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U.S. House Republican tax plan would cut top rate: Washington Post

U.S. House Ways and Means Committee Chairman Dave Camp (R-MI) questions outgoing acting IRS Commissioner Steven Miller during a hearing on t
U.S. House Ways and Means Committee Chairman Dave Camp (R-MI) questions outgoing acting IRS Commissioner Steven Miller during a hearing on t

WASHINGTON (Reuters) - A tax reform package due to be unveiled this week by U.S. House Republicans would slash the top income tax rate to 25 percent from 39.6 percent and levy a surtax on some of the most affluent households, the Washington Post reported on Monday.

The plan by Representative Dave Camp, chairman of the tax-writing House of Representatives Ways and Means Committee, would also reduce the seven existing U.S. tax brackets to two, which would be set at 10 percent and 25 percent, according to the Post.

The plan, expected to be floated on Wednesday, would impose a 10 percent surtax on certain kinds of earned income over about $450,000 a year, the Post said, adding that the levy would hit many salaried professionals like lawyers and accountants, but not farmers and manufacturers.

Citing an analysis by the congressional Joint Committee on Taxation, the Post said the plan did not indicate which of the many tax breaks would be sacrificed to make possible the lower rates.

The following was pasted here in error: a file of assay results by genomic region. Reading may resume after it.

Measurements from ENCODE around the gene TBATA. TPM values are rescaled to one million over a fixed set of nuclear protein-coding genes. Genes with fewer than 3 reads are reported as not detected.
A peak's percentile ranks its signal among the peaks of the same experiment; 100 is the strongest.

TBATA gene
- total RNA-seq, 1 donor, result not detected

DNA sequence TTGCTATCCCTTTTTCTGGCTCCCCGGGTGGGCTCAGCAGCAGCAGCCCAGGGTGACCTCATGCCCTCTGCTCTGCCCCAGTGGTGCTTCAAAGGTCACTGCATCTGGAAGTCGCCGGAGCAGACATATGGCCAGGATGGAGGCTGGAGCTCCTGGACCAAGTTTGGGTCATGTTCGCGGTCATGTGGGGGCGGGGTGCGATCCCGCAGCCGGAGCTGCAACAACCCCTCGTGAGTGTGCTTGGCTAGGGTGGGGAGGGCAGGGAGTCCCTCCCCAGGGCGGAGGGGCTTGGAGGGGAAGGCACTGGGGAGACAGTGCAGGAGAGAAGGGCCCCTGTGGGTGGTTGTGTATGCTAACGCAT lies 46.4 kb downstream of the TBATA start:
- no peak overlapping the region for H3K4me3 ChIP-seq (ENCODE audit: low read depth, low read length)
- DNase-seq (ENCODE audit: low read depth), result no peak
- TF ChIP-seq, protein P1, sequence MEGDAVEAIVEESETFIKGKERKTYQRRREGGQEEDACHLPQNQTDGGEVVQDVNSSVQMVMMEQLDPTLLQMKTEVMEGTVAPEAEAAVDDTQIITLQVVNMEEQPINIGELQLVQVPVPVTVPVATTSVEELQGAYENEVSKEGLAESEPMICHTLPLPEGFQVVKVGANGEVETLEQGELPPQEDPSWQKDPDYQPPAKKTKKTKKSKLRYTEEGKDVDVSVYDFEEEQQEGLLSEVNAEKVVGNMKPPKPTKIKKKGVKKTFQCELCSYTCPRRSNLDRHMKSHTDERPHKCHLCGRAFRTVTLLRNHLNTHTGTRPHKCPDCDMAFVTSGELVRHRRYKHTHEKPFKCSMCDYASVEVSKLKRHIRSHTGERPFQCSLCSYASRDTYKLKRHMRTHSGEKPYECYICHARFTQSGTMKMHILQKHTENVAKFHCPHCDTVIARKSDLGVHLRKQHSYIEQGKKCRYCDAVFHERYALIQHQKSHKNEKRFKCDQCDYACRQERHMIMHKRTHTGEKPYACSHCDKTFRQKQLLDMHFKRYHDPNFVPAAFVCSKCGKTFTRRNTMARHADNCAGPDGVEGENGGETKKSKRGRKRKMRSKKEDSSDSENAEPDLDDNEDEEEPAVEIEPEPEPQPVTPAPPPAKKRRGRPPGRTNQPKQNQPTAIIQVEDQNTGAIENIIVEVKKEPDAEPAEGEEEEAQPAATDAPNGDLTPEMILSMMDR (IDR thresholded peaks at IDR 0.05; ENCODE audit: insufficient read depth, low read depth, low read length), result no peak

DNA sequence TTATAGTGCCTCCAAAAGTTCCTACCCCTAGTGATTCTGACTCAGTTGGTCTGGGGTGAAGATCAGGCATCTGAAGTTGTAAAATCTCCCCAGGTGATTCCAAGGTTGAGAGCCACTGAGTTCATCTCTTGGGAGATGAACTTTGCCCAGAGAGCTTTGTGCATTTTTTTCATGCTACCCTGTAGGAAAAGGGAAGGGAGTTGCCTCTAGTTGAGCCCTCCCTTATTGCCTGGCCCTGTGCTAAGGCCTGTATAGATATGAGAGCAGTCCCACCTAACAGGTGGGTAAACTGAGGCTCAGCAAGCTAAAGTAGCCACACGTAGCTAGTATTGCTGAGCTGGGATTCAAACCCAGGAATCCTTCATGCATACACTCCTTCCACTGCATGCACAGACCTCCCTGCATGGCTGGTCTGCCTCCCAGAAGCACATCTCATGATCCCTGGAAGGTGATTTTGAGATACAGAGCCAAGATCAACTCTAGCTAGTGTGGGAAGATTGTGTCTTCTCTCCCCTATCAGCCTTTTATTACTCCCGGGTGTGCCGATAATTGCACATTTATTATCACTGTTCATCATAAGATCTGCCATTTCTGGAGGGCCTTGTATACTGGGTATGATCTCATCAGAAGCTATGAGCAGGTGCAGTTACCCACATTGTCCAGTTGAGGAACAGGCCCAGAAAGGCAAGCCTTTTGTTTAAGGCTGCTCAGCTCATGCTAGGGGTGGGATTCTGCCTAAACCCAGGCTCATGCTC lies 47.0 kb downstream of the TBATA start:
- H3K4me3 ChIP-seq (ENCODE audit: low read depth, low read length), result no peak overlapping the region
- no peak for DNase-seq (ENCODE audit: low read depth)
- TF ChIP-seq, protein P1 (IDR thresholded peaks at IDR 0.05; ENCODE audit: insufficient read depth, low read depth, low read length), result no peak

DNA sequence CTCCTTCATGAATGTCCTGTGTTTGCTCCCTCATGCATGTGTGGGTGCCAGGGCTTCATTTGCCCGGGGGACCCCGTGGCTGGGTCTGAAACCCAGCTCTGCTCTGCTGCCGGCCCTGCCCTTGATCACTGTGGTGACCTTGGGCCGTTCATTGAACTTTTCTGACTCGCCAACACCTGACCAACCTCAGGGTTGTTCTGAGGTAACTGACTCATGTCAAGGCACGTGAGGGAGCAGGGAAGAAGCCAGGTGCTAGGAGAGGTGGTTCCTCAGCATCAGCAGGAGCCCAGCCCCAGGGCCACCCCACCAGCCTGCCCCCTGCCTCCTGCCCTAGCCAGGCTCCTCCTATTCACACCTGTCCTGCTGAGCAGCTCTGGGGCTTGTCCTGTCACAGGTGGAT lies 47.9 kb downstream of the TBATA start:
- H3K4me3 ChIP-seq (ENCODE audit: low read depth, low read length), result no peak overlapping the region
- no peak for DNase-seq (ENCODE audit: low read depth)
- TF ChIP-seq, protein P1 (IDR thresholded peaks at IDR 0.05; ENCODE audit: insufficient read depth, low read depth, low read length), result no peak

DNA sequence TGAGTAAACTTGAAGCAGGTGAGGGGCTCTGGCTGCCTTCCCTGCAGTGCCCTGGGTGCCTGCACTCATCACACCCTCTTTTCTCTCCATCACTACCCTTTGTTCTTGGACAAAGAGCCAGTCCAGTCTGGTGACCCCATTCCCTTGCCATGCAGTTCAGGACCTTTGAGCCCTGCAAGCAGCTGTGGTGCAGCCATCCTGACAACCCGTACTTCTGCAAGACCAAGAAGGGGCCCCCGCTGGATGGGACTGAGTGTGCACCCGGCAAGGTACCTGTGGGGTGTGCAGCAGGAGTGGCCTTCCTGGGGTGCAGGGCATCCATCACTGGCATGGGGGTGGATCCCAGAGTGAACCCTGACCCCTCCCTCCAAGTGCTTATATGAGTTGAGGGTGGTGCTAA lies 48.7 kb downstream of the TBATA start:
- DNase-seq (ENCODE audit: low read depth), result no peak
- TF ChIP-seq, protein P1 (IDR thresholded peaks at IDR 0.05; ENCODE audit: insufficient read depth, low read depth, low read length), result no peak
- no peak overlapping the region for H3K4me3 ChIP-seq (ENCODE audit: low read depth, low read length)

The newspaper said the analysis did show that the plan would achieve some of Camp's goals for a simpler code that lowers rates while collecting the same amount of revenue.

"Not only did we meet that goal, but 99 percent of all filers are going to be subject to a rate of 25 percent or less," The Post quoted a Republican aide familiar with the plan as saying.

The congressional analysis found that there would be little change in most Americans' tax bills under the plan.

Camp has said he will release a tax-overhaul draft this week. It comes as hopes for comprehensive U.S. tax code reform before 2015 have all but vanished.

The Michigan lawmaker once promised that a tax overhaul would pass the Ways and Means Committee by 2013, but no bill was introduced. Congress is still deeply divided over fiscal policy.

(Writing by Peter Cooney; Editing by Jan Paschal)

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